Hinduismus and Buddhismus, written by Max Weber and published in 1916, is one of the earliest sociological analyses of the impact of religion on society in India. Weber suggests that the orthodox doctrines of Hinduism influenced the structure of Indian society through the concept of varna, which led to the segregation of society into static status groups. In chapter 1, Wagle gives us a glimpse of the samskaras or life-cycle rituals that are woven over a Hindu's span of life to satisfy the Hindu notion of purity and refinement. In general, these samskaras are drawn from the appendices to the Vedas (Hindu texts that are regarded as the epitome of Hindu religious authority) that contain detailed instructions for performing major rituals to purify the self and appease the deities. The upper caste Brahmins' command over the complicated Vedic rituals allowed them power over society and through the millennia they kept the Hindu rituals, ethics, and philosophies intact. Hindu social organization, according to the Brahmans, begins with the division of society into four classes (varnas): Brahman, Ksatriya, Vaisya, and Sudra, and the Brahmans asserted that purity and intellect were distributed accordingly. However accommodative models that feature both peasant and Brahman are also an integral part of Hinduism. For example, all Hindus, regardless of caste, can achieve an intimate contact with God through puja or worship of a deity; whereas the doctrine of bhakti allows for a connection with God that any devotee can achieve by constant repetition and concentration on the name of God. And the paticast courts that mete out justice are representative of all occupational groups. Moreover, Brahmans are fast losing their privileged position in Hindu society as print media, radio, television, and the Internet disseminate the knowledge of quintessential Hindu rituals and practices, yet the Hindu caste system continues to endorse the vestiges of a hierarchical society based on the concept of pure and impure despite the Indian Constitution, which forbids discrimination on the basis of caste, race, or religion. Though people today are marrying outside their caste and religion in urban areas and diluting religions, this was considered anathema in the early days of Hinduism.
The emergence of Buddhism has been linked to the incompatibility of orthodox Hinduism with the surging economy in northern India.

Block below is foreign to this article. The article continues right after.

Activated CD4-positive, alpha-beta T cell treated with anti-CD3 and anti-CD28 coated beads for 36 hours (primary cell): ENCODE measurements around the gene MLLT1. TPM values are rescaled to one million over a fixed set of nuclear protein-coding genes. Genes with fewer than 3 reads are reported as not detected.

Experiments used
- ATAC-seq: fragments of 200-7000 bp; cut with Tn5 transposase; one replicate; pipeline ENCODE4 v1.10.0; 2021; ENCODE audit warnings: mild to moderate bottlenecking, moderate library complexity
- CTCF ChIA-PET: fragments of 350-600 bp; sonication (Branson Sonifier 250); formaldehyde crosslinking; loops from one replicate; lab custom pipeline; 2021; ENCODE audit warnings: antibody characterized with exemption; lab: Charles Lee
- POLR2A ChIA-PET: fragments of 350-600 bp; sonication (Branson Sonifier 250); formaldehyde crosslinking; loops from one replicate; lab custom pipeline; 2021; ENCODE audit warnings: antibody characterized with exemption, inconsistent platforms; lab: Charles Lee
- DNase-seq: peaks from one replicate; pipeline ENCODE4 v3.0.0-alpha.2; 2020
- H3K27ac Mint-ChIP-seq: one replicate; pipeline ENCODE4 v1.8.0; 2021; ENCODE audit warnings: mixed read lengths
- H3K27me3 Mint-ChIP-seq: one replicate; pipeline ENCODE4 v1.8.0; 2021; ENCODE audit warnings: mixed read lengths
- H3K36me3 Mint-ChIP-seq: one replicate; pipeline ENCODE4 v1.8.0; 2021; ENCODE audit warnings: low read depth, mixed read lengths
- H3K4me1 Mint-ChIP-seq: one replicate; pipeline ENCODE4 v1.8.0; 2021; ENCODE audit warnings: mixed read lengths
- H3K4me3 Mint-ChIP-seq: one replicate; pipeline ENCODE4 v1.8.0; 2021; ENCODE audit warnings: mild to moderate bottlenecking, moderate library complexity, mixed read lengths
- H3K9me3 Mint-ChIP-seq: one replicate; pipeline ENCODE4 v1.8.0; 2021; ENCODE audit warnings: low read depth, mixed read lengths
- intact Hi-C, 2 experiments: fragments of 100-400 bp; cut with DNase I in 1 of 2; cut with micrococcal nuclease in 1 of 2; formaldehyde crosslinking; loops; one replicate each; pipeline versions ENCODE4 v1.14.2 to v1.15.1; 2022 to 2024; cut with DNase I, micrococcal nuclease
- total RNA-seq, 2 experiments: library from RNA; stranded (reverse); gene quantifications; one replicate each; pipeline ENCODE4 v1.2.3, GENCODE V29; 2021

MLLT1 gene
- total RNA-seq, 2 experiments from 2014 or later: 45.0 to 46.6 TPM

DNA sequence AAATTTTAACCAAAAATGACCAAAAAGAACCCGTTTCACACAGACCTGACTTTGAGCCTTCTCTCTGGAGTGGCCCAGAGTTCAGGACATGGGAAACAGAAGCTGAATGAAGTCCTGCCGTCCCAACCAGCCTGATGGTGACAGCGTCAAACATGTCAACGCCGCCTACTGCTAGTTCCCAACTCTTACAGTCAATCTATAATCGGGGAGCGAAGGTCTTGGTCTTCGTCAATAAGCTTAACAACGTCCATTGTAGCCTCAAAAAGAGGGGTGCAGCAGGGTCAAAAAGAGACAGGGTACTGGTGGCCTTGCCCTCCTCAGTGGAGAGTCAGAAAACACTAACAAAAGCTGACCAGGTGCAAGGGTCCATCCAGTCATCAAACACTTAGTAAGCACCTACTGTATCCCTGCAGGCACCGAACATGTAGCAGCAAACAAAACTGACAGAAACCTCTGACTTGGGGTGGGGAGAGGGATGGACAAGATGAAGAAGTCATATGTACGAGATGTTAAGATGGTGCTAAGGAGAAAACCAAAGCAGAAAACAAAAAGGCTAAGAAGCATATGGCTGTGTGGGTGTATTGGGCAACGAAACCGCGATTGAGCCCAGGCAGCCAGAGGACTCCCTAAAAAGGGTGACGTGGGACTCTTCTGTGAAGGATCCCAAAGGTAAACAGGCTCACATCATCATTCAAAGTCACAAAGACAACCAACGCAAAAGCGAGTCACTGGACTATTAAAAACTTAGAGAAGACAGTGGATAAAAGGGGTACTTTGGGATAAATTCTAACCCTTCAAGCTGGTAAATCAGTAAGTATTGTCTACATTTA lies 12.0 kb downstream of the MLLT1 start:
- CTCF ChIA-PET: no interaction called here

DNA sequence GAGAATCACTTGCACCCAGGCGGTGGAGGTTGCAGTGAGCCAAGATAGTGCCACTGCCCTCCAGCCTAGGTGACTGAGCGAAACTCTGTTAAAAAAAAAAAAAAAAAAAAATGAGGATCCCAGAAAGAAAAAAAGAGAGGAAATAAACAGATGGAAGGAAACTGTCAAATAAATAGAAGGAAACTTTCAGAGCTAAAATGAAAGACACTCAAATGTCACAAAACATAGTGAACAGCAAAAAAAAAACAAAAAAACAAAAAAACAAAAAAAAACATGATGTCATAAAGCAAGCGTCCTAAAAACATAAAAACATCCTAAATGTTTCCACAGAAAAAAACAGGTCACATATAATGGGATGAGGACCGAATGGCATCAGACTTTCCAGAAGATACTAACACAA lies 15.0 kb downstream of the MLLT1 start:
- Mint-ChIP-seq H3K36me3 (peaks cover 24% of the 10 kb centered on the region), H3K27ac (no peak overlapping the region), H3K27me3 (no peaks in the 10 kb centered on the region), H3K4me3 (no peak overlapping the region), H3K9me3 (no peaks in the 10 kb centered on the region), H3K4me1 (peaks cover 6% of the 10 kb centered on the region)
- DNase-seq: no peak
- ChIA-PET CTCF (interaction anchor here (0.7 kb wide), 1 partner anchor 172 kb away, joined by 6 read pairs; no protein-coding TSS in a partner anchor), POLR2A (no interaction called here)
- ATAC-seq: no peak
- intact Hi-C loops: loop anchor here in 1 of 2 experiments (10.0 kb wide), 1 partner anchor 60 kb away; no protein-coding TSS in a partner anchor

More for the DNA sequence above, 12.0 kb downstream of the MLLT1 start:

As the economy grew more buoyant in the newly emerged states in north-eastern India from the fifth century BCE onwards, the Hindu form of social segregation was increasingly seen as detrimental to economic development. Wagle's chapter on Buddhism attests to the existence of settled urban communities with powerful banking, agricultural, and commercial interests as the background of early Buddhism. The Vedic religions, with the foci on nature and seasonal rituals, seemed outdated in contrast to Buddhism, which was increasingly aligned with urban civilization and divergent classes and customs. By contrast, Buddhism was seen as more inclusive in its appeal to diverse groups at that early stage of India's development. More important, Buddhism resonated with the nouveau riche merchants who no longer suffered discrimination because of Buddhist stress on equality and who embraced the ethic of thrift and diligence that Buddhism espoused (Carrithers 1983; Chakravarti 1982). Bailey and Mabett (2003) take issue with the notion that Buddhism thrived because it reflected the values of the new rising dominant class, claiming that 'austere ascetic impulse' that typifies Buddhism hardly fits the needs of an expanding lifestyle. They assert that it is better to see Buddhism as a dynamic process shaping, and being shaped by the societies in which it develops. Thus, we see many Buddhums representing different images to different strata of people: both the austere, otherworldly teachings and the system of religious life embracing society. Buddhism is seen as a rich religio-cultural tradition operating successfully at different levels because it succeeded in adjusting itself to all these levels, being simultaneously influenced by them and influencing them (Bailey and Mabett 2003: 257). In his chapter on Buddhism Wagle gives us an insightful glimpse into another group, the dalits, who benefited immensely by espousing Buddhism and its key concepts of morality, ethics, and principles of equality. Led by Ambedkar, who concurred with Buddha's unrelenting criticisms of the Brahmans, over 10 million people, many from dalit communities from all over India, followed Ambedkar's newly formed Navayana Buddhism and became Nava Bauddhas or New Buddhists. Thus, they shrugged off the yoke of untouchability that had made them economically vulnerable to exploitation by dominant castes in Hindu society and took on an egalitarian agenda that emphasized human dignity.